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Darrell Delamaide

Darrell Delamaide

Darrell Delamaide is a writer, editor and journalist with more than 30 years' experience. He is the author of three books and has written for…

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Algeria Meetings Show Continued Confusion About Natural Gas Outlook

Natural gas experts are floundering for answers about the future of the fuel as the growth of shale gas production in the U.S. continues to flummox expectations.

A pair of meetings in Oran, Algeria this week failed to bring any clarity into the market as gas exporters tried to remain upbeat in the face of U.S. production increases and uncertain global demand.

The Gas Exporting Countries Forum, which groups the 11 top exporting nations, failed to go along with host Algeria’s proposal to cut back on production in view of global over-supply of the fuel. For one thing, some of the countries worried that a cutback on their part would allow the U.S. and other shale gas producers such as Australia to increase their global market share.

Instead, the organization, which has never had the market clout of OPEC, decided it would try in some vague way to index gas prices, or at least the market price of liquefied natural gas, to oil prices. Gas prices are often locked in with long-term contracts, so that spot prices cover a much narrower portion of the market.

Historically, the ratio of the oil price per barrel to the gas price per million BTU has been about 10 to 1, but over the past year, as gas prices have plummeted 50% and oil prices have risen, that ratio has increased to 20 to 1.

A follow-on meeting in Oran on LNG affirmed the goal of maintaining some sort of link between oil and gas prices, as producers put a bullish spin on the outlook.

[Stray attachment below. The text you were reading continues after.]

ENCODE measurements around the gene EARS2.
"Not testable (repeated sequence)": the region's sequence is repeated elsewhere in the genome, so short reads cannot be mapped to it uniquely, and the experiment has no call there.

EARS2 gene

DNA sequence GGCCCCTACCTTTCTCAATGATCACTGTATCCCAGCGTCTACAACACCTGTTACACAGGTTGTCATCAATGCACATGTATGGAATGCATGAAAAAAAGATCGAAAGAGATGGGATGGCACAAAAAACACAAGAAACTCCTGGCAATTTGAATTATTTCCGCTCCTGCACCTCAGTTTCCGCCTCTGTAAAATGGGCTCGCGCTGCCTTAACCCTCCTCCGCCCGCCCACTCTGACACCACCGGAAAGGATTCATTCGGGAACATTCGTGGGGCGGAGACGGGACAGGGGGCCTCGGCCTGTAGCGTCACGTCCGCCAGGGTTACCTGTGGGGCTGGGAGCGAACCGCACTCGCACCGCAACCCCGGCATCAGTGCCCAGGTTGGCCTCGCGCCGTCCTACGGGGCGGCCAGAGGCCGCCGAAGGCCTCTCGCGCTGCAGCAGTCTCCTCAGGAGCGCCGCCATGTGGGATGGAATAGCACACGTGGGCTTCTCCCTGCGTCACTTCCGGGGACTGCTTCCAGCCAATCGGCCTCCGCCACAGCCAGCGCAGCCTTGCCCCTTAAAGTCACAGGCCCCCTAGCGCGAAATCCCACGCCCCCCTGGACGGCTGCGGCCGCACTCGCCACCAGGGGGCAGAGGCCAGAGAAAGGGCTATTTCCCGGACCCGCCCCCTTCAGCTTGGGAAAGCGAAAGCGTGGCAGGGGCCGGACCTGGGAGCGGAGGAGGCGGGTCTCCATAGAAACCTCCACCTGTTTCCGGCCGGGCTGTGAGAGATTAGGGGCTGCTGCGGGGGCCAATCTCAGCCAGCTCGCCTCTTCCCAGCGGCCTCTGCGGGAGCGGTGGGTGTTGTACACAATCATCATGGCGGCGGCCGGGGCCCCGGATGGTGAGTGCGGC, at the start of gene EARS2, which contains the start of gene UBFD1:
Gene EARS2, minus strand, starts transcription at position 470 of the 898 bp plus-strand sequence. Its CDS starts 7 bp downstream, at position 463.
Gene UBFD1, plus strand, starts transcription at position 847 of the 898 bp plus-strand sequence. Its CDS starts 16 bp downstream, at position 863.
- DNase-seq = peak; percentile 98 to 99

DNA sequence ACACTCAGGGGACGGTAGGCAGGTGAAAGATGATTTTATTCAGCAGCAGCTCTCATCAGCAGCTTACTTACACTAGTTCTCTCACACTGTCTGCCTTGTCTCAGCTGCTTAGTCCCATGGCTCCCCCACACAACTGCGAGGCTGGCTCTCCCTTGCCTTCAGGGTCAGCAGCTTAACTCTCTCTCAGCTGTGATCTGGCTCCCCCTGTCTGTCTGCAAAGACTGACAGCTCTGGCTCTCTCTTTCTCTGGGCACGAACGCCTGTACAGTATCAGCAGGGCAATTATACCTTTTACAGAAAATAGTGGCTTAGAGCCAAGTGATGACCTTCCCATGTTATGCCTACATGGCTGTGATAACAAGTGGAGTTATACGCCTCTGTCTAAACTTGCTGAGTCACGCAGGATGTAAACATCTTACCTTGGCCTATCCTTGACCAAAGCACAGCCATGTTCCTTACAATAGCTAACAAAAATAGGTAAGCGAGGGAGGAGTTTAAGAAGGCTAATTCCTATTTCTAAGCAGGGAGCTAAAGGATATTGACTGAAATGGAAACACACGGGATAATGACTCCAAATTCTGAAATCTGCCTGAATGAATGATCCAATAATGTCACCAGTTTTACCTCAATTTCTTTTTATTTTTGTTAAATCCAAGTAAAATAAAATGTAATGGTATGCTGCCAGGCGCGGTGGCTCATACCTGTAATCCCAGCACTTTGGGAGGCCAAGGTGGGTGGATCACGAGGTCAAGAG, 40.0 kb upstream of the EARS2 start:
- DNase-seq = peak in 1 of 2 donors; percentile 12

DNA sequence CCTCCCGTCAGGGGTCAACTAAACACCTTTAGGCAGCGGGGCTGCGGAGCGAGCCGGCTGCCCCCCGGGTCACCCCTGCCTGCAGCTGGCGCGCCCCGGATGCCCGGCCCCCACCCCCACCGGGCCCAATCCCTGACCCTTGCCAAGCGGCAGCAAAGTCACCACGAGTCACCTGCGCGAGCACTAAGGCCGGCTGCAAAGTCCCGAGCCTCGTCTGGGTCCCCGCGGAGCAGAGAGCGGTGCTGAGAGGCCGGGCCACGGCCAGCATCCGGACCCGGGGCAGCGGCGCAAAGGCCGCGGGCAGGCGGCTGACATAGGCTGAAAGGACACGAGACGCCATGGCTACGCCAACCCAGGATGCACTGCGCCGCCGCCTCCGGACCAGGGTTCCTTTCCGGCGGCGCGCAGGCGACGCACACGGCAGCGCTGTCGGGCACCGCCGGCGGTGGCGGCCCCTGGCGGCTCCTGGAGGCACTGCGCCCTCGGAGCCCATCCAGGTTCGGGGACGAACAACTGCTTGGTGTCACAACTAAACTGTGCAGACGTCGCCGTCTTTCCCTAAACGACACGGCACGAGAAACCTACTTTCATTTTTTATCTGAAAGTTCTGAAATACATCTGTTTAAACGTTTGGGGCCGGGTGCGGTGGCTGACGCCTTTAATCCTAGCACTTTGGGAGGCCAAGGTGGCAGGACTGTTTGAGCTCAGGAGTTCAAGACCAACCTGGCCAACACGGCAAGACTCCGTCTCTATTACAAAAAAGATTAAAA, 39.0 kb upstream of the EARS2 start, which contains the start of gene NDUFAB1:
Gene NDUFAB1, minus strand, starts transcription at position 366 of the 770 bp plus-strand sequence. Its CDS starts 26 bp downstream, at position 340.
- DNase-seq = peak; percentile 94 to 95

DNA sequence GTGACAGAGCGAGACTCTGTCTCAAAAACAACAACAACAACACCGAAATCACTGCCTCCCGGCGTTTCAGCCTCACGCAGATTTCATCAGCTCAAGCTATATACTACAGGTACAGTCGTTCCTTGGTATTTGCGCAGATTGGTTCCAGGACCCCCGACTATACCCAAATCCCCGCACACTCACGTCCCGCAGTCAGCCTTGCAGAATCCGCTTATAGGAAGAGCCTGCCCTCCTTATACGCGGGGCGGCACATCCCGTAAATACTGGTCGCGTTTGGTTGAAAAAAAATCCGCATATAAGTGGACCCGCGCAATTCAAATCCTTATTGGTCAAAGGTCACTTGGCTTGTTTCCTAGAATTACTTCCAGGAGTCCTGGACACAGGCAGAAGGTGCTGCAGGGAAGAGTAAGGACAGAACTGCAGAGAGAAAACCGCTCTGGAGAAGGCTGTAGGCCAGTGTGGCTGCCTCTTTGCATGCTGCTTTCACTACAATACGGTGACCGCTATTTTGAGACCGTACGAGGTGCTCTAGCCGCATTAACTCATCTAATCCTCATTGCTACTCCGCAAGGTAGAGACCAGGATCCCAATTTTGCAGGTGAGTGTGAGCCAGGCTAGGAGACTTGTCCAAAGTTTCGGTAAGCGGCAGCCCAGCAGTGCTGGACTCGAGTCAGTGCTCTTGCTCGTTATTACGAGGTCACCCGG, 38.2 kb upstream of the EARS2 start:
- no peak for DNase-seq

Shell executive Guy Outen predicted that demand for LNG would double by 2020. He predicted that demand in Europe, for instance, would increase by 1% a year while local production would decline by 2% a year, according to news agency reports from the Oran conference.

But Houston research firm Tudor, Pickering, Holt came out with a bearish forecast for LNG demand in the U.S., cutting their own estimate of LNG imports in 2010 to 1.8 Bcf/d from 2.5 Bcf/d and saying that the increase in shale production will put further development of LNG terminals on ice for at least five to 10 years.

By. Darrell delamaide




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  • Anonymous on April 23 2010 said:
    Interesting note. I wonder how long it's going to be before we get this shale gas thing clarified. I remember how after writing my oil book, in which I put in a friendly word for shale oil, an American businessman called me a "fool". That didn't please me, but he was right where that topic was cocerned, and I was wrong. Better weight before buying the good news about shale gas.

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